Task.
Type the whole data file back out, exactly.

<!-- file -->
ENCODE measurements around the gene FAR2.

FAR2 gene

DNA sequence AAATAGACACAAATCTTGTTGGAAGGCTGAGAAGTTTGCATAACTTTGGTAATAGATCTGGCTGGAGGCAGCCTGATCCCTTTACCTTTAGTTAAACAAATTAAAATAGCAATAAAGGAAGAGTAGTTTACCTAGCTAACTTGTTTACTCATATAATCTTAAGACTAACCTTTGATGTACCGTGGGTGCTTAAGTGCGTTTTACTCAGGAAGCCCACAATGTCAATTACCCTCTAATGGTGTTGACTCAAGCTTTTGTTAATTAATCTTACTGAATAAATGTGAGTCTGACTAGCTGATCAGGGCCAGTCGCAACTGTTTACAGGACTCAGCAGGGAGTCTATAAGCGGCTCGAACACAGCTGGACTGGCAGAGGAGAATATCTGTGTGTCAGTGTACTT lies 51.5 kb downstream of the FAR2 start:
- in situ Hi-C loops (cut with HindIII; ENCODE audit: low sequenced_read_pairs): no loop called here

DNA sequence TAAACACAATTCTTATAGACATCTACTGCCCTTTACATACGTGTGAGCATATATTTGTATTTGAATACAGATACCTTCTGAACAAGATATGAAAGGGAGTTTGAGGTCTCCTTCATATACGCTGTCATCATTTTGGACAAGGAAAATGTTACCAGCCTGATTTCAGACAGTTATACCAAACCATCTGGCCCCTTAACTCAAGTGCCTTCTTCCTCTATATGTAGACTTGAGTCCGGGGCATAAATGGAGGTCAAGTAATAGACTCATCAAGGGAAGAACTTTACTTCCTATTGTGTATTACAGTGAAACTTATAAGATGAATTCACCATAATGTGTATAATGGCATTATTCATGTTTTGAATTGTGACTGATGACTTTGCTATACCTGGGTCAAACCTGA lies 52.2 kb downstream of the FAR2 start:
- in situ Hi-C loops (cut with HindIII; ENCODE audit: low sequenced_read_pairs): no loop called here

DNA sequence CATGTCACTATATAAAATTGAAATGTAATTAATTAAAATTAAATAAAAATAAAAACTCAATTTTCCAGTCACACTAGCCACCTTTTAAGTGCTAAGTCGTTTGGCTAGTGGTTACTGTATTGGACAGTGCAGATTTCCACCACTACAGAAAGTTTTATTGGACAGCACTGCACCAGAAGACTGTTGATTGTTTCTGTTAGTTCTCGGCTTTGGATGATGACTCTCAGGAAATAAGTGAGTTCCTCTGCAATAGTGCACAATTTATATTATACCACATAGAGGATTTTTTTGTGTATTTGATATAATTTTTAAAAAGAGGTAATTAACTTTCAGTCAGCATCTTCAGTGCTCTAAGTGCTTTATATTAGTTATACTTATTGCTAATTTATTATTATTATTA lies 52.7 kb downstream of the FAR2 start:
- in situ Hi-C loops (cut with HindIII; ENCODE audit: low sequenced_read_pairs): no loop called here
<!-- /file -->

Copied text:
ENCODE measurements around the gene FAR2.

FAR2 gene

DNA sequence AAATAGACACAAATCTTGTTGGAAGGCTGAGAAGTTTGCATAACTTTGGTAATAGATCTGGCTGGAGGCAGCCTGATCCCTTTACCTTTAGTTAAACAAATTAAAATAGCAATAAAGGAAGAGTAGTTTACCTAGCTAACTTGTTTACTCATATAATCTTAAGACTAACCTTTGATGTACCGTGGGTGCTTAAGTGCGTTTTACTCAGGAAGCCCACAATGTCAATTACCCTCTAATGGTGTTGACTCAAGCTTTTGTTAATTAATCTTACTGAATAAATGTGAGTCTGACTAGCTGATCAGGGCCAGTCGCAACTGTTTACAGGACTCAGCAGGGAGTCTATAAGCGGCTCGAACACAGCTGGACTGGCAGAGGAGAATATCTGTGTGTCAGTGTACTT lies 51.5 kb downstream of the FAR2 start:
- in situ Hi-C loops (cut with HindIII; ENCODE audit: low sequenced_read_pairs): no loop called here

DNA sequence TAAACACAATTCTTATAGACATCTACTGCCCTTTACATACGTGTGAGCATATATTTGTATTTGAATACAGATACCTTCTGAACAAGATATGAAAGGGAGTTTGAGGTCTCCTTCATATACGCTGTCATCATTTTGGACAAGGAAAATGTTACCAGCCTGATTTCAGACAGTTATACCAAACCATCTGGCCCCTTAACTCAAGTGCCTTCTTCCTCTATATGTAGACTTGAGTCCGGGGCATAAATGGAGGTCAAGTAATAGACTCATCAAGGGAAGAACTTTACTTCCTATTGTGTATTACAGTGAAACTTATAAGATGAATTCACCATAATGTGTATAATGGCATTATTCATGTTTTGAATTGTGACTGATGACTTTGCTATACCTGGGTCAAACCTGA lies 52.2 kb downstream of the FAR2 start:
- in situ Hi-C loops (cut with HindIII; ENCODE audit: low sequenced_read_pairs): no loop called here

DNA sequence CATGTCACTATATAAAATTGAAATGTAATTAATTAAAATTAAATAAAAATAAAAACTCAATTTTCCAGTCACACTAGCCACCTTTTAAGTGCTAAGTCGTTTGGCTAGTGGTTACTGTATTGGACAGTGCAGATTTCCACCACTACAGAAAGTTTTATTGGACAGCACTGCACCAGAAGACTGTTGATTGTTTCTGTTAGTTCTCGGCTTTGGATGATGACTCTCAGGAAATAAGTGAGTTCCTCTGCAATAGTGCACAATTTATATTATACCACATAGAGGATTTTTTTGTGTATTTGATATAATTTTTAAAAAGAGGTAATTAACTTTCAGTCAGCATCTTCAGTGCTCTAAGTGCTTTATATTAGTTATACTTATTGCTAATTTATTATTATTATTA lies 52.7 kb downstream of the FAR2 start:
- in situ Hi-C loops (cut with HindIII; ENCODE audit: low sequenced_read_pairs): no loop called here